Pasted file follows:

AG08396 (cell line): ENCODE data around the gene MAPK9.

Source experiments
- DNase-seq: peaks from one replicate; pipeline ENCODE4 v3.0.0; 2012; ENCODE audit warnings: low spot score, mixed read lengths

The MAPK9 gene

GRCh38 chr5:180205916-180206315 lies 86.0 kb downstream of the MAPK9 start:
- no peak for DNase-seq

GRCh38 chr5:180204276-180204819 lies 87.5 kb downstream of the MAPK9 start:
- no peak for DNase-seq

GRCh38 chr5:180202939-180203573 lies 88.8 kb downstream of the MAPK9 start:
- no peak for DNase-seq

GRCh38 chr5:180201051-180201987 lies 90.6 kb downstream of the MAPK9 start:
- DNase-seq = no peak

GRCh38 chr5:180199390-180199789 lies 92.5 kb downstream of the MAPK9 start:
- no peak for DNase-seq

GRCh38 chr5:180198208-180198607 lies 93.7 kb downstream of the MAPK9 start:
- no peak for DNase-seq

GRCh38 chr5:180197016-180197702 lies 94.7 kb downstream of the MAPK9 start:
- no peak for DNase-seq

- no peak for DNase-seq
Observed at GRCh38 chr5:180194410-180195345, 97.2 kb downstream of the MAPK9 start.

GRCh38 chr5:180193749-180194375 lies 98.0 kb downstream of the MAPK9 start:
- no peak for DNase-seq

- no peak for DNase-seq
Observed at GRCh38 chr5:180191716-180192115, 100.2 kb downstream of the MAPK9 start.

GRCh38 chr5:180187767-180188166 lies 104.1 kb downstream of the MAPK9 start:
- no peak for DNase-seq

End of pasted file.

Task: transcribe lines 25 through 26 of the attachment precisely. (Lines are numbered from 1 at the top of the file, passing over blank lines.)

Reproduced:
GRCh38 chr5:180187767-180188166 lies 104.1 kb downstream of the MAPK9 start:
- no peak for DNase-seq